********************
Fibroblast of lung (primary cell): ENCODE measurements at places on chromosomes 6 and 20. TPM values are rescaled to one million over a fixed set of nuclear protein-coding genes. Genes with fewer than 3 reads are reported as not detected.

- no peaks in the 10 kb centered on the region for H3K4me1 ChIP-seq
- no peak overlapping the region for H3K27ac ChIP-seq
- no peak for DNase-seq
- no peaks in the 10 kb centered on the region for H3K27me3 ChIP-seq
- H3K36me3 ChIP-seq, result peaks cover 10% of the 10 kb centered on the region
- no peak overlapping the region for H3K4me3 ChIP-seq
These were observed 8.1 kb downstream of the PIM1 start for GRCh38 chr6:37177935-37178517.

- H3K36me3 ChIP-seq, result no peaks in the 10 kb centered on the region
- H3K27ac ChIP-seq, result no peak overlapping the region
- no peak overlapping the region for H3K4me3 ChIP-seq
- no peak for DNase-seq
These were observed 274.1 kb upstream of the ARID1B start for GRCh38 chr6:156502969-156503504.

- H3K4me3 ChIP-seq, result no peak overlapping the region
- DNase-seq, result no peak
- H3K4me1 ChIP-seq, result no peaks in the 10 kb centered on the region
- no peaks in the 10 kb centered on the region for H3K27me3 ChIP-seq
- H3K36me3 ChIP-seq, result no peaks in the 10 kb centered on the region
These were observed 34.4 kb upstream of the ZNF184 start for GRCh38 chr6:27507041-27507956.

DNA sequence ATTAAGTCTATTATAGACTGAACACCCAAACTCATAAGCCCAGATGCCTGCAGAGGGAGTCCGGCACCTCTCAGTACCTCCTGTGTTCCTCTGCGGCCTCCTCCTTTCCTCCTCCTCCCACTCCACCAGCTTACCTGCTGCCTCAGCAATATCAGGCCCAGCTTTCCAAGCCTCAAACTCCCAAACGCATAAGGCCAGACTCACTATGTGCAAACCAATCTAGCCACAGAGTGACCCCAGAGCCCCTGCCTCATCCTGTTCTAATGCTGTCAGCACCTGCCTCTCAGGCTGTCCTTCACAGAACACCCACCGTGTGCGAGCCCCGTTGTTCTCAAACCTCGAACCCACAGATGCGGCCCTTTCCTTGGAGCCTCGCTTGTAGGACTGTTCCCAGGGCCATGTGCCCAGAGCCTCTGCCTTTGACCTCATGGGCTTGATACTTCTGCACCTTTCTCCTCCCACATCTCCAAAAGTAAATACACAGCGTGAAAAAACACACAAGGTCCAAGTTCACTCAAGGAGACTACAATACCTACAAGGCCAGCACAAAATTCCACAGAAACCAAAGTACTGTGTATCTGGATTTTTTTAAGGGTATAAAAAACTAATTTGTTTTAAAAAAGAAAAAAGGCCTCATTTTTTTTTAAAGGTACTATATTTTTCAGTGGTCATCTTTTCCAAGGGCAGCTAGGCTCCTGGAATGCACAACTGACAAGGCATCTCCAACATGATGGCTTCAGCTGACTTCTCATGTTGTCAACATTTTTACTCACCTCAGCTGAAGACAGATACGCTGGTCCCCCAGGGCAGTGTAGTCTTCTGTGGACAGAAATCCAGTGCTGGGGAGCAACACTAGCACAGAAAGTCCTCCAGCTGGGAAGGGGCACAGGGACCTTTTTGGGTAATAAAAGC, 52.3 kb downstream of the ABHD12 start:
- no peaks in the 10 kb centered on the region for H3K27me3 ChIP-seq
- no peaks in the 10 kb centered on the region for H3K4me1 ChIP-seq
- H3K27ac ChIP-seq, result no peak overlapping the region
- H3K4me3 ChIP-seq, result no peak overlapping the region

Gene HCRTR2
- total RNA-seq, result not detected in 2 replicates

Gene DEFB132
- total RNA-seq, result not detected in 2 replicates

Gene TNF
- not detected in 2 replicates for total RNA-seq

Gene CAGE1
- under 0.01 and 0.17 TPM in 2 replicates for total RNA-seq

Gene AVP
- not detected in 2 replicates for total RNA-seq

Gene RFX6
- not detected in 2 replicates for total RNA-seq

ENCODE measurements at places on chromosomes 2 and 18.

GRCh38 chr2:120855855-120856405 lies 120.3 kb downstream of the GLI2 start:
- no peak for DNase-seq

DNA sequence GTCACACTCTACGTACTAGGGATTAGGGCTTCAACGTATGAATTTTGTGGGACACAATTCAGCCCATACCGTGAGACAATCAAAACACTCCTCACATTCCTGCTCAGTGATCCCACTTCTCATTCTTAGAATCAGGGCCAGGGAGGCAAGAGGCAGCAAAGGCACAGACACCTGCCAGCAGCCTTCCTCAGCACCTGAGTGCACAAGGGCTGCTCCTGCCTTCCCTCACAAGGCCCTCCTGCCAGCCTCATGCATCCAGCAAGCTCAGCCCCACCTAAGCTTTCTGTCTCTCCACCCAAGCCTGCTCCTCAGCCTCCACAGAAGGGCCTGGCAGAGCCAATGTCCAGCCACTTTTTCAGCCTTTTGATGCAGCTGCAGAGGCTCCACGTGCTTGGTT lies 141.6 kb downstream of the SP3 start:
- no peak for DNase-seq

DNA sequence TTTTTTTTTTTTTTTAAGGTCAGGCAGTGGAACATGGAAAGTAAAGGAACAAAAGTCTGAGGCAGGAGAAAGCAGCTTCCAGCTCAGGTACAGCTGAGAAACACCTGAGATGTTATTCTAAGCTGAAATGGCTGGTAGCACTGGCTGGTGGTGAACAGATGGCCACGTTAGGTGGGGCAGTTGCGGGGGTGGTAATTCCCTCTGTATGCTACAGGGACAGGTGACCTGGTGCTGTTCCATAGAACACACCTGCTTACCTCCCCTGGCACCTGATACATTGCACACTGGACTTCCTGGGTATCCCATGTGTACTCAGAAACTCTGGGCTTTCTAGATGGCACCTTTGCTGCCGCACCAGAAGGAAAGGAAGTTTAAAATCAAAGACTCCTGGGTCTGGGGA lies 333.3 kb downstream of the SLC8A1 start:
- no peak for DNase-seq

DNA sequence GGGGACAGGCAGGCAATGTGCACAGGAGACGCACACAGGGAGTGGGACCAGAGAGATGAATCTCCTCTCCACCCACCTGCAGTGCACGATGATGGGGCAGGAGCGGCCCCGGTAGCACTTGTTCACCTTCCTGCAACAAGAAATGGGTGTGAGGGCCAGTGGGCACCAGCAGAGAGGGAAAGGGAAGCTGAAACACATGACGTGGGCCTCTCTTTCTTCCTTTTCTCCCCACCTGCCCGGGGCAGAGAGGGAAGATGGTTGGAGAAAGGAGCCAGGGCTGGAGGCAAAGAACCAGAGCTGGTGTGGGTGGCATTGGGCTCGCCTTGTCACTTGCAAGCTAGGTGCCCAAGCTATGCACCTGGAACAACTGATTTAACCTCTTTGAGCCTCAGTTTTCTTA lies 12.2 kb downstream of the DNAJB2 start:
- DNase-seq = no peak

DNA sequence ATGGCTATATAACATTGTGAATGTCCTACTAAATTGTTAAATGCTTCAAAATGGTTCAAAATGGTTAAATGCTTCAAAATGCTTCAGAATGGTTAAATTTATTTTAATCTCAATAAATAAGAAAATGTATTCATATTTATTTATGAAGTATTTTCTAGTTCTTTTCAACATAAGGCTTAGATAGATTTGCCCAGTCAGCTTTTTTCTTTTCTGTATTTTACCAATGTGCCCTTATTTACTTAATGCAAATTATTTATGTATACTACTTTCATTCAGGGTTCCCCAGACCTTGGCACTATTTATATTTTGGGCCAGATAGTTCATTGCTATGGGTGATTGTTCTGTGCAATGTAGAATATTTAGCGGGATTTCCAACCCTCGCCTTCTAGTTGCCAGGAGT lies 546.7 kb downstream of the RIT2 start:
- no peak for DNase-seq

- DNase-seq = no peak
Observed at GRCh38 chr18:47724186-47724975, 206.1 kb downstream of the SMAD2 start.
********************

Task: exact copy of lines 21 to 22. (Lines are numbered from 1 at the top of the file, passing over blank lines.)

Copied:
- no peaks in the 10 kb centered on the region for H3K27me3 ChIP-seq
- no peaks in the 10 kb centered on the region for H3K4me1 ChIP-seq